Lopez v. United States 373 U.S. 427 (1963)
LOPEZ v. UNITED STATES 373 U.S. 427 (1963)
The Supreme Court held that a government agent may surreptitiously record a conversation with a criminal suspect and use the recording to corroborate his testimony. Lopez, a tavern keeper, offered a bribe to a federal tax agent who thereupon recorded the conversation. The Court refused to exclude the recording. Because the agent was on the premises with Lopez's consent, there was no trespass and therefore no violation of the fourth amendment. Because the agent could testify to the conversation, he could use the recording to corroborate his testimony.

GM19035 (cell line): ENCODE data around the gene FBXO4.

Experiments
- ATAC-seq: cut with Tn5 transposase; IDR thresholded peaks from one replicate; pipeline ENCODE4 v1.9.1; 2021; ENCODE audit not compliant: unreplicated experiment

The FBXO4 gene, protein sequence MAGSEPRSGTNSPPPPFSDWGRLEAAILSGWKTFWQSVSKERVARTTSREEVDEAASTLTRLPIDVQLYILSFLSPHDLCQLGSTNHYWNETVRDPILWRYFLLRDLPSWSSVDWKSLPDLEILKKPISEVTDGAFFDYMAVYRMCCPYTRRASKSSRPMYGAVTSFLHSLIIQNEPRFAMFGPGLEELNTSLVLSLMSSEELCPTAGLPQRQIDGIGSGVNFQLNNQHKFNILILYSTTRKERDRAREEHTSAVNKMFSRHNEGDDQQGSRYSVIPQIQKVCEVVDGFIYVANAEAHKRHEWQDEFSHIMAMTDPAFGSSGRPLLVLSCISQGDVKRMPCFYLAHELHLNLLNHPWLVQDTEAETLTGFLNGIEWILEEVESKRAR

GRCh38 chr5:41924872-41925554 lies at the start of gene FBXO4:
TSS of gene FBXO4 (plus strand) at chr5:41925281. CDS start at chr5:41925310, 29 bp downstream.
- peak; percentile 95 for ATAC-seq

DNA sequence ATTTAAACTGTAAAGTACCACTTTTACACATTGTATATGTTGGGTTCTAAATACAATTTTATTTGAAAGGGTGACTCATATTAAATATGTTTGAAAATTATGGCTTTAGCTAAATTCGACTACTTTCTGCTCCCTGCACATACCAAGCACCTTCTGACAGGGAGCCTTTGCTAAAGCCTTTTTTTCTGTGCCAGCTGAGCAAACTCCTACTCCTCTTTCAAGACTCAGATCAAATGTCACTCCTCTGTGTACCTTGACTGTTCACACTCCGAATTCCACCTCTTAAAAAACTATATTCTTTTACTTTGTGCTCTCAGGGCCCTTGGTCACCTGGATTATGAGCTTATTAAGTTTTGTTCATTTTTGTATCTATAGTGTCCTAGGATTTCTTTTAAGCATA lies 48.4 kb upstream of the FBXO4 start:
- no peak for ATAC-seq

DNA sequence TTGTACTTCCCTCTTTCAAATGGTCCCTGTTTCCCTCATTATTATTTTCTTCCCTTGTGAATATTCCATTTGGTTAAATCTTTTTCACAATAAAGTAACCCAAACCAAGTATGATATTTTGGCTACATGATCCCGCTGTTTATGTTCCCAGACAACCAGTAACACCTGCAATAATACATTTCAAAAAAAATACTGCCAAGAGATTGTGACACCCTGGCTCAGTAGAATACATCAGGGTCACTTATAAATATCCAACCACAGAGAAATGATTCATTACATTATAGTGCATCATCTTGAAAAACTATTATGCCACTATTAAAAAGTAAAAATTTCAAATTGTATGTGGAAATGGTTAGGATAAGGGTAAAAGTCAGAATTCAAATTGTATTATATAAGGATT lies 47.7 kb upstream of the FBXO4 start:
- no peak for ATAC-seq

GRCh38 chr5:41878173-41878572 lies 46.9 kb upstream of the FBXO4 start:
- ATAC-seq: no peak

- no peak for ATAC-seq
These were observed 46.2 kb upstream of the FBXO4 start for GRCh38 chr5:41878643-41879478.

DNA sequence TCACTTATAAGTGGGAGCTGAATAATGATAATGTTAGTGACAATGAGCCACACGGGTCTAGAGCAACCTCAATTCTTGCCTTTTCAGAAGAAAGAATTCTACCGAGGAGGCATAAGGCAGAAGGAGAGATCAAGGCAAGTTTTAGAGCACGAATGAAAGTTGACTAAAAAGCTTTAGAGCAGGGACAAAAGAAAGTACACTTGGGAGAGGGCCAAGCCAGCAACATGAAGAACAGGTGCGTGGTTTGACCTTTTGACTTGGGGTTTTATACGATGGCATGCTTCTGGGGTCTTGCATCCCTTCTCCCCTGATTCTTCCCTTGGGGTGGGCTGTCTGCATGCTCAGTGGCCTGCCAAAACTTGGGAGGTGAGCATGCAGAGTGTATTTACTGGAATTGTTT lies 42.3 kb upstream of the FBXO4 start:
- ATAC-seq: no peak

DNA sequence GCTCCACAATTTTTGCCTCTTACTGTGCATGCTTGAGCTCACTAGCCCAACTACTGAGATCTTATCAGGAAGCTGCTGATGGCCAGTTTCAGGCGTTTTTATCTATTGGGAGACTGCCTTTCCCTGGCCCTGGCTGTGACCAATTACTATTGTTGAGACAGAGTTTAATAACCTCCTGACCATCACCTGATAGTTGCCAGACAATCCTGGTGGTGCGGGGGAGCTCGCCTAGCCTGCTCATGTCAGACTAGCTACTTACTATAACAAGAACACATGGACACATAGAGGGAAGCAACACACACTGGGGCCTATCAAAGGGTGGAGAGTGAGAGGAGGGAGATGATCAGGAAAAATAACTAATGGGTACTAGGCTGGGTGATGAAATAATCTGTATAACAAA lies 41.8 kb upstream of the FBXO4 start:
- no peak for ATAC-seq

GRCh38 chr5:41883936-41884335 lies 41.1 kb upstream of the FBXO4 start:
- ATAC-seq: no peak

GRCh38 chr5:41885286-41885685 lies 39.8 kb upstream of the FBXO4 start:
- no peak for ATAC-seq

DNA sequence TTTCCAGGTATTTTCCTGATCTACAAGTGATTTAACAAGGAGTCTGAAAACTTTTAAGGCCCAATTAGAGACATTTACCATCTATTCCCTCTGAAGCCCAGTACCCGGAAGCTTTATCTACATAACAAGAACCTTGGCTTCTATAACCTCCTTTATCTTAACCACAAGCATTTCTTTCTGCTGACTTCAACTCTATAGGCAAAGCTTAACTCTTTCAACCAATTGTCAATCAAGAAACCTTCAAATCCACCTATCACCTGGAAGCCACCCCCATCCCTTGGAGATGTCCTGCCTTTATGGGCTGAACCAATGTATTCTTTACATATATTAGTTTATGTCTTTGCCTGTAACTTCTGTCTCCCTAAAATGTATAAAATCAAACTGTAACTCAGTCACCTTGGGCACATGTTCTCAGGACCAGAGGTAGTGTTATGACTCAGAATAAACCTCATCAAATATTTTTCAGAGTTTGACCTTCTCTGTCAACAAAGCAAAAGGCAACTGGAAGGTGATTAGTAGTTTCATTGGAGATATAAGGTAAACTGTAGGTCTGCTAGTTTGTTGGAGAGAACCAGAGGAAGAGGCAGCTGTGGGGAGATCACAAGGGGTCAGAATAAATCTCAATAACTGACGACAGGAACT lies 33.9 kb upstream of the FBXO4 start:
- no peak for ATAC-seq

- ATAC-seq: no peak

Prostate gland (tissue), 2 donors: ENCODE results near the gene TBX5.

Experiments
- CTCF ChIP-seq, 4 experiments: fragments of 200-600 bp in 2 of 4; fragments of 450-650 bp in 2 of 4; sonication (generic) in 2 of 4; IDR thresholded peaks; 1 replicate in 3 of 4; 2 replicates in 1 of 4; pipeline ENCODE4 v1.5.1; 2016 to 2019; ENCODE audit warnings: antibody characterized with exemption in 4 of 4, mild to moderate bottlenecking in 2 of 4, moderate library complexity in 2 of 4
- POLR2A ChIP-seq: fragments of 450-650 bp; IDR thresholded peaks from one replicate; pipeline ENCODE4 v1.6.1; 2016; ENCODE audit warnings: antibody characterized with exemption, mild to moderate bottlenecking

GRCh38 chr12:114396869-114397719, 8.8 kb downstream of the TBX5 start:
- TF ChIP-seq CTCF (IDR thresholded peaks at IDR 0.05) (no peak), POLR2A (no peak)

"Lopez v. United States 373 U.S. 427 (1963)." Encyclopedia of the American Constitution. . Encyclopedia.com. (January 18, 2019). https://www.encyclopedia.com/politics/encyclopedias-almanacs-transcripts-and-maps/lopez-v-united-states-373-us-427-1963
"Lopez v. United States 373 U.S. 427 (1963)." Encyclopedia of the American Constitution. . Retrieved January 18, 2019 from Encyclopedia.com: https://www.encyclopedia.com/politics/encyclopedias-almanacs-transcripts-and-maps/lopez-v-united-states-373-us-427-1963